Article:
Farm Service Agency set to close 28 Ohio offices

SALEM, Ohio – Over the next six weeks, Ohio’s Farm Service Agency will take a hard look at each of its 72 county offices and decide which 28 need to go.
Ohio is not alone. Under USDA’s order, 731 of the 2,351 offices across the country will close.
In Pennsylvania, that means 14 of 46 offices and in West Virginia it means 13 of 31 offices.
USDA released its plan, called FSA Tomorrow, to state executive directors in late September and said they must make their closure recommendations by Nov. 15.
Efficiency. It’s going to make the remaining offices more efficient, said Ohio Executive Director Larry Adams.
Many county offices have only two employees, he said, and these small offices are strapped.
If they consolidate with other county offices, the employees will be able to specialize in certain areas such as conservation, and they’ll have more time to spend with the farmers, Adams said.
He said he doesn’t expect widespread employee cuts. The point is to consolidate the offices, he said, so there are more people in them to help the farmers.
In the works. Erie and Huron County Executive Director Diana Strouse knows this firsthand.
Ever since she started with Farm Service Agency in 1988, it has been talking about merging Erie County’s office with Huron County, she said.
The two offices are 20 miles apart and in Erie County there are just two full-time employees.
Although the proposal hasn’t been approved yet, Adams said it would save $15,000 a year and put five employees in the office.
“No one wants to close but in this case, the service would improve,” Strouse said on a day she was managing the Erie County office alone. “There would be more travel for farmers but when they got [to the office], there would actually be people there to help.”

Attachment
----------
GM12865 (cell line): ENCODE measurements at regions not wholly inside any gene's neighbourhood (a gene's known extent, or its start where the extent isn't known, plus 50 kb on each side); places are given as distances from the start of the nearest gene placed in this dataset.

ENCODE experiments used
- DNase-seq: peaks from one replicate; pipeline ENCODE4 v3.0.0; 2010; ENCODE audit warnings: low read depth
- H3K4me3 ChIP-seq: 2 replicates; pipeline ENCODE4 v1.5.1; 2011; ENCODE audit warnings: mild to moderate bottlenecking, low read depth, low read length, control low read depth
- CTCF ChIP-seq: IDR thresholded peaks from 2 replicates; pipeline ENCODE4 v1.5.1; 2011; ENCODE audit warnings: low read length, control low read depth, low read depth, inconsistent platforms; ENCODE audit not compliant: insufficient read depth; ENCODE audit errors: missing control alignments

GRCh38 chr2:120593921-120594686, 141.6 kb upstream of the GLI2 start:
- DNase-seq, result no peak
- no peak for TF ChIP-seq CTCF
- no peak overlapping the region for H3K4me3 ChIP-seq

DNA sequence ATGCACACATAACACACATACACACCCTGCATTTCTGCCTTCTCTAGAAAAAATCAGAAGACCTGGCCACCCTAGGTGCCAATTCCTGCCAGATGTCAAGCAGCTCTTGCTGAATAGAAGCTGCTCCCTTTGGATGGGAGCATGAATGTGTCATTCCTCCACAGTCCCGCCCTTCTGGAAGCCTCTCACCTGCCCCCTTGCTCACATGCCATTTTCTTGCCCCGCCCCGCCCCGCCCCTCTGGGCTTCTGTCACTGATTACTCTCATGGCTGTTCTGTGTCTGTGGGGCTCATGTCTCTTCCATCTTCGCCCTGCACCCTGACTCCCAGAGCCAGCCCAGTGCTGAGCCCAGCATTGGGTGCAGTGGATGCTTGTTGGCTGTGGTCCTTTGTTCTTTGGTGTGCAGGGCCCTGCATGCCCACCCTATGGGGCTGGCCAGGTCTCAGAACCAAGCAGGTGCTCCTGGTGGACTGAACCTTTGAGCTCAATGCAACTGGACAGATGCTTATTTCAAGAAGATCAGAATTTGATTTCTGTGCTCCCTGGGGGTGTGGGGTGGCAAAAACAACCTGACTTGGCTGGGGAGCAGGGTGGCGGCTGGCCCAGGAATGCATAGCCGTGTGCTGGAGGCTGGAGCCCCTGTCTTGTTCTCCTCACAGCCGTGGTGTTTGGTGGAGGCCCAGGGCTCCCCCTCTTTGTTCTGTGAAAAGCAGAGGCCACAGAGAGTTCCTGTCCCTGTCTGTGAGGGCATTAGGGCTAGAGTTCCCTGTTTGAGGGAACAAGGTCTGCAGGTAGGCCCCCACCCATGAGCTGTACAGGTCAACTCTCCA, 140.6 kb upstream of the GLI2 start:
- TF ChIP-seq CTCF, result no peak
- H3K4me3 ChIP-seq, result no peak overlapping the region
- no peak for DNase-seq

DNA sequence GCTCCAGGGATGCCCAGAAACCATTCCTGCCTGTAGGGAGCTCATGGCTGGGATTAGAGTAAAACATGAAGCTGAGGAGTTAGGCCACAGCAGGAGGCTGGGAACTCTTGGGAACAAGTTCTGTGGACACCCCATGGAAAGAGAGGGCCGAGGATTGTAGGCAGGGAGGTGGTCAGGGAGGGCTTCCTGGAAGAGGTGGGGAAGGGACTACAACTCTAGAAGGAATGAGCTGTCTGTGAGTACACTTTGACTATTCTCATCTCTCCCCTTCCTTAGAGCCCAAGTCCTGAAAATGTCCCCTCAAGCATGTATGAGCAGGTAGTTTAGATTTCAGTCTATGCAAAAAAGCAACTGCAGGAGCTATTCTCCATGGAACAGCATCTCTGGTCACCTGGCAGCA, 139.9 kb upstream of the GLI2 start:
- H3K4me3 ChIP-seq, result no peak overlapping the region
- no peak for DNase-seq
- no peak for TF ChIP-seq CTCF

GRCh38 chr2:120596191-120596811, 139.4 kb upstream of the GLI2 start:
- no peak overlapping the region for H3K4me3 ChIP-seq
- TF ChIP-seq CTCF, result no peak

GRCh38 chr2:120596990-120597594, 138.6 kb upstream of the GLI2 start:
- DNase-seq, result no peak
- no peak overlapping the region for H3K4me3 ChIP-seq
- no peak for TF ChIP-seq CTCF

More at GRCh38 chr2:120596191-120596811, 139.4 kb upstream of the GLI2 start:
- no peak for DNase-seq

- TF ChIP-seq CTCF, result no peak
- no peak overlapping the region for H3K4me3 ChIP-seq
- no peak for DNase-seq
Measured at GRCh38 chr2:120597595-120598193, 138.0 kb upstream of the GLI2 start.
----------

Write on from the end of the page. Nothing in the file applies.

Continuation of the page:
First consideration. Fifty-six Ohio county offices are within 30 miles of each other or have less than three employees, so these will be reviewed first, Adams said.
“But all counties are on the table right now,” he said.
An in-house committee will look at each office, and evaluate it based on certain criteria, Adams said. These include distance from other offices, highway conditions, office workload, and communications, such as accessibility to Internet lines.
Each state must submit its recommendations by Nov. 15. Once approved by USDA, the state will have nine months to complete the consolidations, Adams said.
Losing out? You hate to lose your identity but mergers and changes happen, said Howard Schuster, Erie County’s committee chairman.
When he told farmers in his area about his county’s possible consolidation, only a few had a problem with traveling farther away, he said.
The money that would be saved and the extra service provided would make it worth it, said Schuster, a grain farmer in Berlin Heights, Ohio.
The key is to match counties that have similar farming practices, he said.
Online advice. Adams acknowledges that some farmers will have to travel farther to get to the offices, but he said using the Internet is another option.
Farmers can sign up for most programs online, he said. They just make one trip to the office to get an identification number and then they can do it all from home, he said.
And sometimes, it works smoother this way.
For example, when farmers sign up for Loan Deficiency Payments, the money can be in the bank within 48 hours, he said. But when they go through the office, it can take up to 30 days or longer.
Elsewhere. Under the USDA’s plan, just six states will be required to close more offices than Ohio.
These include: Texas (70 offices), Georgia (39), Kentucky (39), Indiana (36), Mississippi (33), and Kansas (29). Tennessee will also have to close 28.
In addition, Adams said there are 15 Ohio offices that have teams specializing in farm loans. In November when he sends his proposal to Washington, he’ll also have to recommend which six of these should be cut, he said.
(Reporter Kristy Hebert welcomes feedback by phone at 800-837-3419, ext. 23 or by e-mail at


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